On Thursday Tung Chee-hwa (
Actually, there had been little doubt about Tung's future ever since last fall, when senior Chinese officials began trumpeting their "confidence" in him and their hopes of seeing him gain a second term. The only question was whether anyone would be willing to stand against him. But the formal nomination period closed at 5pm Thursday with Tung as the only candidate. Hardly surprising, given that a candidate had to be nominated by at least 100 members of the election committee. No one in Hong Kong was willing to risk Beijing's anger by standing against its puppet.
To the people of Taiwan, where each and every election is fought almost as a duel to the death, such apathy is almost unimaginable. This reflects the fact that, while Hong Kong and Taiwan may be comparable in terms of economic accomplishments, they are worlds apart in political development and many other respects as well.
What is even more surprising is that Tung was given a second term "on the nod" while having done almost nothing for Hong Kong and being personally extremely unpopular. He has been unable to reverse the economic decline the territory has experienced since it reverted to Beijing's control and he took office. And people in Hong Kong are very unhappy with the rising unemployment rate, drastic drops in real estate prices, the government's mishandling of public health crises and much, much more. Tung's apparent preference for big business and his remoteness from the average person have also been strongly criticized. The fact that Beijing's toadies voted overwhelmingly and without demur to give this travesty of an administrator another term is, given his record, a deliberate slap in the face to Hong Kong's people, a sign intended to show that nobody gives a damn about public opinion.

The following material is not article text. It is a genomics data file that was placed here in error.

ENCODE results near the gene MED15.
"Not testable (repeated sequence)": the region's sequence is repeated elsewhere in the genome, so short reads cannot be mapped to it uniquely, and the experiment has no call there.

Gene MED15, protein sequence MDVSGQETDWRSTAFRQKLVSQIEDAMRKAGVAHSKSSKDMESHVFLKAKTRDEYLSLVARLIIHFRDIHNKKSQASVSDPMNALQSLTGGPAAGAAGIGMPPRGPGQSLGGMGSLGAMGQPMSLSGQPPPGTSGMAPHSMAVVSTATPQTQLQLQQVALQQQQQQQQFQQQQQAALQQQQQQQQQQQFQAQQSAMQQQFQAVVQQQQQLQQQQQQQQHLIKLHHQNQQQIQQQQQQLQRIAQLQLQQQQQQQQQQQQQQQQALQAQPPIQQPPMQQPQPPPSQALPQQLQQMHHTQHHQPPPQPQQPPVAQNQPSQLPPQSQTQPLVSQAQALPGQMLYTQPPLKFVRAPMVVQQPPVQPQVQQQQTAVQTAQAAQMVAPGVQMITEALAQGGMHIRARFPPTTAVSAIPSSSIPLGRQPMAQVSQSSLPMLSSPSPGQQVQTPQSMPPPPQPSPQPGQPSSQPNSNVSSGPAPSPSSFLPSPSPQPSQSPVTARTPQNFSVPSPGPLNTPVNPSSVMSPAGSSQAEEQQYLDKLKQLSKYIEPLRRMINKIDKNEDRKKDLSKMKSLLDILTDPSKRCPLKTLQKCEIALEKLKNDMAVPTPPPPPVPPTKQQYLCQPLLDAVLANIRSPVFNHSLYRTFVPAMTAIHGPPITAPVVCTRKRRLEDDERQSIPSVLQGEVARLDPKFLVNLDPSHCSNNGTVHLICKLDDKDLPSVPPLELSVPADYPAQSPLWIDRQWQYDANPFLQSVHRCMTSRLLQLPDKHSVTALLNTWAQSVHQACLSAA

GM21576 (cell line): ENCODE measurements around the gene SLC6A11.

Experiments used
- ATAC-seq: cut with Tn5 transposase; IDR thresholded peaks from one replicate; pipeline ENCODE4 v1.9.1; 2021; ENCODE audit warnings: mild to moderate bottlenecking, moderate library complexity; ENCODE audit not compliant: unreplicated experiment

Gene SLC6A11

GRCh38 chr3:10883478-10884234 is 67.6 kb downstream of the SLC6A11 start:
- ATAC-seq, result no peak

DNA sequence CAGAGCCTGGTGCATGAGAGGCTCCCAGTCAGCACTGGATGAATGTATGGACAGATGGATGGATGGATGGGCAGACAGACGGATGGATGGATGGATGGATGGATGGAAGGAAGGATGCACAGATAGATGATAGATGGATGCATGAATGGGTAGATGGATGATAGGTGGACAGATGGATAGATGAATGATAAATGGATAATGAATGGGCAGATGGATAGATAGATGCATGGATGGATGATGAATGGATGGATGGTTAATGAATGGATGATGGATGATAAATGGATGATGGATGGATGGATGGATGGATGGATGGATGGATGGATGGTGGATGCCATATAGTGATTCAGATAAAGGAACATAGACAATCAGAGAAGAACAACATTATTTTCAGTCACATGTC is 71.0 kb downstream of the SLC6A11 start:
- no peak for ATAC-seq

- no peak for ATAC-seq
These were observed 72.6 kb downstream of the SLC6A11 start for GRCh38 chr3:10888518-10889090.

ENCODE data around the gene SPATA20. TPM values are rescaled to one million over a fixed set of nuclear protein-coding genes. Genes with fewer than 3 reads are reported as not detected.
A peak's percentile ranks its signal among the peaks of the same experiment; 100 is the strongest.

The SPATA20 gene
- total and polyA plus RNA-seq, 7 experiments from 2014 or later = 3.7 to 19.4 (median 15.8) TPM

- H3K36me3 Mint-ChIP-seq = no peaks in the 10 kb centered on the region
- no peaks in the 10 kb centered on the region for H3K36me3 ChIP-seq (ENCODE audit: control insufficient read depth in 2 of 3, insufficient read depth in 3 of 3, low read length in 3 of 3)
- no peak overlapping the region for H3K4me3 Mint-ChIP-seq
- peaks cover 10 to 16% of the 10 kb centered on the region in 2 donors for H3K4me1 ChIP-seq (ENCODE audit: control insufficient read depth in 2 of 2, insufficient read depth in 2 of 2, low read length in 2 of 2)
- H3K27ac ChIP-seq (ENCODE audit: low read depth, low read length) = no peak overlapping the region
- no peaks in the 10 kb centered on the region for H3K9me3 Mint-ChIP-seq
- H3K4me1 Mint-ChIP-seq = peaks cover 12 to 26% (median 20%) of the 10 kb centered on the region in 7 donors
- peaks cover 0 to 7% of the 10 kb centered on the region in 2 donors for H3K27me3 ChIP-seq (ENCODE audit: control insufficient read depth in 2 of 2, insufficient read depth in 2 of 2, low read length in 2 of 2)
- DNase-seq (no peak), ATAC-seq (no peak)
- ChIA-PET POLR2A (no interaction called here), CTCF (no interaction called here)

People often described British-ruled Hong Kong as a place with freedom, but no democracy. The British only allowed elections for some members of the Legislative Council (Legco), while the governor was a political appointee from London. Democratic activists, such as Martin Lee (
Under the Japanese colonial administration and the KMT regime, the people of Taiwan saw far too much bogus democracy, demagoguery and political trickery. The political farce played out in Hong Kong this week showed them more of the same, although in some respects the tactics were even coarser.
But it should always be remembered that the "one country, two systems" formula under which Hong Kong languishes was initially designed for Taiwan. Only later was it applied to Hong Kong and Macau. Basically the contempt for the people of Hong Kong manifested by the jerry-rigged electoral system for Legco and the farce that selects the chief executive are all treats in store for Taiwan should it opt to pursue rapprochement on such lines as China wishes. Obviously nobody who cares about Taiwan's representative institutions or its hard-won democratic system would advocate such a thing. So what are we to make of those in Taiwan who do?